Having a good stick and rudder pedals is one of the best things you can do, I have a CH stick and it's great for aiming in dogfights because it's very good at small movements to correct my gunsights placement. Like I'll fire a short burst and it overshoots the enemy's wing, then I can bank to the side slightly and line it up better and get a much better shot. I used to have a Logitech 3D Extreme Pro and it was terrible for the kinds of small movements you need for good firing, when I'd try to line up a shot my nose would be bouncing all over the place because the stick didn't have as fine control as a CH stick.

Rudders help with this too though they're more for keeping the plane steady and helping you maneuver--they require a lot of practice too but eventually you'll use them really naturally and feel like you lost a limb when your rudder cables get cut!

leitmotiv
01-25-2011, 12:41 PM
Shooting well with your Microsoft Sidewinder force-feedback stick (best FF in the business, but still not realistic enough) buffeting you is the real challenge. The non-FF sticks are like shooting at a penny arcade---rock stable---and completely unrealistic. A fighter vibrated terrifically whilst firing.

I used to use 100 meter convergence and shot from 50. Even with two .30 Brownings you had results, but the downside was getting hit by your target's broken off parts. I shoot from longer range now, but it is effete. Hartmann's advice was to shoot when the opponent filled your windscreen.

M_Gunz
01-25-2011, 03:27 PM
<BLOCKQUOTE class="ip-ubbcode-quote"><div class="ip-ubbcode-quote-title">quote:</div><div class="ip-ubbcode-quote-content">Originally posted by gothkrieger:
[QUOTE]Originally posted by M_Gunz:

Convergence also sets how far out the bullets should cross your pipper so be aware inside/outside convergence you may need to aim low or high and which depends on where your guns are in relation to your sight-line. /QUOTE]

On flying a Me 109 G, the sights being above guns and cannon, should I be aiming a little high if I am a 200m and at same level as other aircraft? </div></BLOCKQUOTE>

If you have the convergence at 200m, flying straight and level and not changing speed then your shots should cross the pipper 200m in front of you. If the target is there then you should hit.

109 G nose gun shots should start out just below the sight line, rise up and cross the pipper at about 25m, be a bit but not much (a few inches at most right about 100-125m) above the pipper clear out until they fall back down to the pipper at 200m where you set convergence. Beyond 200m aim above the target, perhaps 1/2 a meter or more at 300m, you should check that in practice using Arcade=1 and see what sight picture gets hits with -very- short bursts. You can practice against friendly AI planes or get a friend online, set up invulnerable planes with unlimited ammo and not turn it into play time which is the hard part.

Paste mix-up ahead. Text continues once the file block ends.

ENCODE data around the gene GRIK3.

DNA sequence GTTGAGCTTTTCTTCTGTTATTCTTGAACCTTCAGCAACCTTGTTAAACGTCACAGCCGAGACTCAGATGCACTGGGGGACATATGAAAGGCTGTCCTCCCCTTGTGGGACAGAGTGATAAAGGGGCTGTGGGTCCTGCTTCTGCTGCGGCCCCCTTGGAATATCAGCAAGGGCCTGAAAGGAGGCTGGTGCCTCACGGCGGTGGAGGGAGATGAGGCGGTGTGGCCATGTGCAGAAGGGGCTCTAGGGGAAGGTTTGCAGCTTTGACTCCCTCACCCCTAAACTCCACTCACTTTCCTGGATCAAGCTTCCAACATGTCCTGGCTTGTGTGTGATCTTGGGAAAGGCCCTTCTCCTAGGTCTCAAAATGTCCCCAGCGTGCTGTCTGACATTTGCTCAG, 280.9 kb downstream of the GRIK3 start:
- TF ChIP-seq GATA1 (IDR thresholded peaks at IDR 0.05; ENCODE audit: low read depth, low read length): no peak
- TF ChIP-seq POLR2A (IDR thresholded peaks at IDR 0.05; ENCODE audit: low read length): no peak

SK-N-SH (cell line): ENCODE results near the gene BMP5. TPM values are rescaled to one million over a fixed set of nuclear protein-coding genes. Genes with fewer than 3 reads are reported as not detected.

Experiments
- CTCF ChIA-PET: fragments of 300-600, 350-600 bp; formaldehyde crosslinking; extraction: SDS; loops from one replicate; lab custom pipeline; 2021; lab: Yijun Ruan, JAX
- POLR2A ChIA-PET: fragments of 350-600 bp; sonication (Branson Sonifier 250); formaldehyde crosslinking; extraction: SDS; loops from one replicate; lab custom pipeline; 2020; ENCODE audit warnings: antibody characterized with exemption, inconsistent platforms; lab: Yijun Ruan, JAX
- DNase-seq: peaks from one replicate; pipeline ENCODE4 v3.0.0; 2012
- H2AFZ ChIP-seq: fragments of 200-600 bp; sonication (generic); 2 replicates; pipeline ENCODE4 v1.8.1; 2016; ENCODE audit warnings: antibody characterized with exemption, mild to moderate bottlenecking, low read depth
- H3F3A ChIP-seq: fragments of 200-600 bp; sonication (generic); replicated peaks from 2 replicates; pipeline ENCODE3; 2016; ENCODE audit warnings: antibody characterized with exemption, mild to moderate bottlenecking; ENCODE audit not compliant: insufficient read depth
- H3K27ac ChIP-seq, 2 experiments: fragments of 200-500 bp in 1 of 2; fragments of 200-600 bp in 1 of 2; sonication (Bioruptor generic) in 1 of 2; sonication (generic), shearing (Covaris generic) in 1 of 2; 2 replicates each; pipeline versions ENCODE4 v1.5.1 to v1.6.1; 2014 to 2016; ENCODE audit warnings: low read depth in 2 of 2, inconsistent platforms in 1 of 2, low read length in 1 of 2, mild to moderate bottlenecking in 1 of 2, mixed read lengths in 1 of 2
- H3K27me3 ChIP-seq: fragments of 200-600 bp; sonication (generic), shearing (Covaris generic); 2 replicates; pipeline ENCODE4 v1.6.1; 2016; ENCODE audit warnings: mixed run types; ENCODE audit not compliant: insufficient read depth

What's a lot of fun to me is when my plane is not staying the same distance from the target because I am closing in very fast. By the time the shots travel to the target it is closer than when I fired them. At 200m or less the extra is not much though and when closing at perhaps 100m/sec... I just start shooting maybe 40m 'long' and in 1/4 second trigger time I'm already hitting spot on. The longer the shot, the longer the travel time, the more extra range I trigger on. As I get inside my effectively longer convergence I need to aim just a bit low but at 200m with 2 seconds to ram the target, this pilot stops shooting and maneuvers to avoid collision!

It's amazing how close you can miss even with a good sight picture. Make a track of gunnery practice, be sure to have Arcade=1 during playback and when your plane starts to shoot hit pause. Look at your sight picture and instruments, especially The Ball. Jump the view to your target and slew around so you see the target up close and your plane off behind. Slow the time down to 1/4 and un-pause. Prepare for a revelation. Do that a few times and you should have enough feedback to start knowing what to change.

You only have to get close and correct your aim. If you are firing ahead in deflection you don't even have to correct your aim as long as your shots are just a bit ahead, just hold trigger another 1/4 to 1/2 second.

For me that is easier. I put my pipper ahead of the target with my plane flying steady and let the target approach to cross that. I am NOT trying to horse the pipper onto the target and therefore NOT inducing nose wobble. All I need to do is time my trigger pull and either fire or not depending on what I see the target do. If I can make a small correction smoothly then fine but otherwise I hold fire and keep maneuvering for the next guns pass. And I always go for hitting a bit from the side, below or above where I can put strikes directly on the cockpit and engine. All my tactics are to that end +and+ to make sure I don't exit out in front of the target, with the latter more important than the actual shooting.

The biggest thing you need to learn is where your shots go and how long they take to get there. Once you know that it's just a matter of setting up so your target will cross your fire and triggering just a tiny bit ahead. In time you will hardly need to use the gunsight at all.